With the rounded summit of Great Calva coming into view centre right.

Here the silhouette of Criffle comes into view over on the right.
I've brought myself a packed lunch so out comes my little polystyrene mat along with my hat and gloves so not to catch a chill.

After snacks I walked back up to the Tarn.
Leaving my walking poles upright so I could easily locate my spot on return.

Placing my camera just above the waters surface.

Then I returned to base to watch the last twenty minutes of sunset.


Skiddaw Little Man, Skiddaw and Bakestall.

I return to the Tarn while I still have time.


Before returning once more to base.
I guess this is it.



A tremendous sunset.

The sun has dipped below the cloud and has set for another day, what a spectacular way to spend an evening.

High Pike, Bowscale Fell and Bannerdale Crags from the top of Doddick Fell.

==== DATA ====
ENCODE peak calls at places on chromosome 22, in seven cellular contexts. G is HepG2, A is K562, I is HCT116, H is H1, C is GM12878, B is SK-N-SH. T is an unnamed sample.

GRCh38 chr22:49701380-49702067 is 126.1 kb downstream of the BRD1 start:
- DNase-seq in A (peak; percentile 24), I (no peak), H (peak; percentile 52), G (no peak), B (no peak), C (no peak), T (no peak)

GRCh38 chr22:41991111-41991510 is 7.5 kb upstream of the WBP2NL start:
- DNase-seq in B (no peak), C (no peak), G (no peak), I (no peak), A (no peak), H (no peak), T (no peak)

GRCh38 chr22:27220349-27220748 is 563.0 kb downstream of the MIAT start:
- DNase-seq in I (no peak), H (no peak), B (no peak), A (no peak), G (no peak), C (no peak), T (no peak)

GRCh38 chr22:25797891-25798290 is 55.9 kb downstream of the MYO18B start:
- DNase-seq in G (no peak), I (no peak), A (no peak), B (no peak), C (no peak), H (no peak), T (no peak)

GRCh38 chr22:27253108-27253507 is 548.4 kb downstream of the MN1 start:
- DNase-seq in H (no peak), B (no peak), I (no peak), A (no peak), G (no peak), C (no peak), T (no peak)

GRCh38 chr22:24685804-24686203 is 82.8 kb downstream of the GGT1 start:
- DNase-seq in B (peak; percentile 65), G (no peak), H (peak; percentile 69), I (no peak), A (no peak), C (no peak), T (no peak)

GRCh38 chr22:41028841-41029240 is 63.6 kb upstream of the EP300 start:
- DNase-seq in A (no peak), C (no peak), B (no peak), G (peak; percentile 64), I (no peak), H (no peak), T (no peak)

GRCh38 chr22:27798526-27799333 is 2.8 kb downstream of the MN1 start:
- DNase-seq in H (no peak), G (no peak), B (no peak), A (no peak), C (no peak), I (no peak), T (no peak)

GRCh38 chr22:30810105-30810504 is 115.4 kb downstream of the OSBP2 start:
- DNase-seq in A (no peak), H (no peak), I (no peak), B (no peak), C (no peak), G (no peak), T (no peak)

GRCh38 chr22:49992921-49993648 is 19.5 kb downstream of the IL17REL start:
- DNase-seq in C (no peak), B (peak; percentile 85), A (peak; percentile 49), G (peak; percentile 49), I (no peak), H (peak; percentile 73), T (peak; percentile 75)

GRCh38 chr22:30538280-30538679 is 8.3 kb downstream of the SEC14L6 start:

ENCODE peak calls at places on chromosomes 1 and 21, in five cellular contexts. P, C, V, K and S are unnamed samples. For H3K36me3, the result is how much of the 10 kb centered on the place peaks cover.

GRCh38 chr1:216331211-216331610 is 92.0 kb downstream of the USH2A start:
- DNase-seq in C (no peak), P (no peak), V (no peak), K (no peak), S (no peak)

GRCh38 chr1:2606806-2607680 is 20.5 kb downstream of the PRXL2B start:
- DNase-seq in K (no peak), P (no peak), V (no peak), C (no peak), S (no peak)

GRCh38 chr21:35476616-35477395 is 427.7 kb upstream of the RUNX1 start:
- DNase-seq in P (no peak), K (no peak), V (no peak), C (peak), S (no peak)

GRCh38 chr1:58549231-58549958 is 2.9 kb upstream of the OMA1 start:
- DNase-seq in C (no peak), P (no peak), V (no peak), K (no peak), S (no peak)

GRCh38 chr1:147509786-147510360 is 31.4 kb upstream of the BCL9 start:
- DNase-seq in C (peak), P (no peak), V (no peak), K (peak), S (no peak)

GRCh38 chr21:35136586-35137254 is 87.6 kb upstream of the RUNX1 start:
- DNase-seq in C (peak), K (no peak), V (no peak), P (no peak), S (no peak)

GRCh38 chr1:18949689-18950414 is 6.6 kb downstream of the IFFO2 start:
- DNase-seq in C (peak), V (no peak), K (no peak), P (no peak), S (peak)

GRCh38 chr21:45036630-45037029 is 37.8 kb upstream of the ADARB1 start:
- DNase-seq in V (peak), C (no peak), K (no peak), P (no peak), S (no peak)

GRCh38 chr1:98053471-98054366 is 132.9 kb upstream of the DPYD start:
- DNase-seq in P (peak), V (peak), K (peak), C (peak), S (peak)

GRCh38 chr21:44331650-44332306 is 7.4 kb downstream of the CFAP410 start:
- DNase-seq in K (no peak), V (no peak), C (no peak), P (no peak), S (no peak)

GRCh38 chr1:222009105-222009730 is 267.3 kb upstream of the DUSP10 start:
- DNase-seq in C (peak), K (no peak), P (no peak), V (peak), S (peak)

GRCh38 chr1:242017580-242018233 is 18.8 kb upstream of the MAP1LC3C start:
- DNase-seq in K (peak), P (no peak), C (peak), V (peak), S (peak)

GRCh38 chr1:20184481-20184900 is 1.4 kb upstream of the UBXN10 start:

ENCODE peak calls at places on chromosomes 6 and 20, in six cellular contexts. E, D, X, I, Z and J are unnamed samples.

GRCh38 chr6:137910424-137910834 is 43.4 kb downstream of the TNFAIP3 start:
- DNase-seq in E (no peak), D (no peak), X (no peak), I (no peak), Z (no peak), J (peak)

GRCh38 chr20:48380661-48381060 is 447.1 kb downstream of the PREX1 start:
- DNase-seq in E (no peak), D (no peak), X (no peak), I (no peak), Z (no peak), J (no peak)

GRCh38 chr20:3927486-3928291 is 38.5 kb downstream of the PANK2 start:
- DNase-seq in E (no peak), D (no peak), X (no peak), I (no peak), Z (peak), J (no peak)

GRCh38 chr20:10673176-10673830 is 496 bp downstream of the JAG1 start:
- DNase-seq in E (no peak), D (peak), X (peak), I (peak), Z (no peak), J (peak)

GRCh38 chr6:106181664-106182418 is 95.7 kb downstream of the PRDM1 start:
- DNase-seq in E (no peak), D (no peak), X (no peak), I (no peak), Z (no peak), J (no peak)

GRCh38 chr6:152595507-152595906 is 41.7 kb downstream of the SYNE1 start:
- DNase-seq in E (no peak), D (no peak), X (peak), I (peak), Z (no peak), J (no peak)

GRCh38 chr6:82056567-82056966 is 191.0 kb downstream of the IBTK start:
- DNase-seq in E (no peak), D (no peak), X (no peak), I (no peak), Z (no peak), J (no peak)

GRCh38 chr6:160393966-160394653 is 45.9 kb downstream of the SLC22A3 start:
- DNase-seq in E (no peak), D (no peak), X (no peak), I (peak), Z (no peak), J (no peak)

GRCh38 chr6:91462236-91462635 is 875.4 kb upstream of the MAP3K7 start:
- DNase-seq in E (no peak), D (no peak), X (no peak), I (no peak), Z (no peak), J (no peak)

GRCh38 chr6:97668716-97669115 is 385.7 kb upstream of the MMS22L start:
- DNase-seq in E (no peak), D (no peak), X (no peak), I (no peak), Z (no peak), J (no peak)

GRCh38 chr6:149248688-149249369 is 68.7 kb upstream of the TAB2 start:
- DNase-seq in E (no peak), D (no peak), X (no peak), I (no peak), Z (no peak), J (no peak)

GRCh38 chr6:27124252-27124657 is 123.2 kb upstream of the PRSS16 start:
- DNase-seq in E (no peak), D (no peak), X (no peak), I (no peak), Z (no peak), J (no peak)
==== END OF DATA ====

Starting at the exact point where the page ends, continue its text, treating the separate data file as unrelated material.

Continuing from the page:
Even though the sun has gone down it's still light enough to enable me to move around easily without my head torch switched on.

Sharp Edge sunset.

A half moon sits perfectly over the Saddle.

I left the Blencathra's summit at precisely 21:55pm and was still taking photos from the top of Doddick Fell at 22:15pm. It was still light but I was conscious to reach the grassy top of Scales Fell while I still had enough light. My descent wasn't rushed in fact I stopped to take more photos while capturing this wonderful night from one of my favourite summits. By the time I had descended half way down Scales Fell I had no choice but to flick the switch on my head torch and I descended comfortably while watching the headlights of the cars below as they travelled along the A66. I had descended via the popular tourist path and arrived at the junction which I had left earlier for Mousthwaite Comb.

By now it was getting too dark and I let my head torch lead my way although after 10 years I reckon the L.E.D's have advanced somewhat so I make a conscious decision to put a new one on my shopping list. Flanked by bracken I take the lower path adjacent to Scales Farm and soon the rumble of the A66 breaks the silence, my heart is still palpating from this evenings experience on the hill where I vow to myself it won't be my last.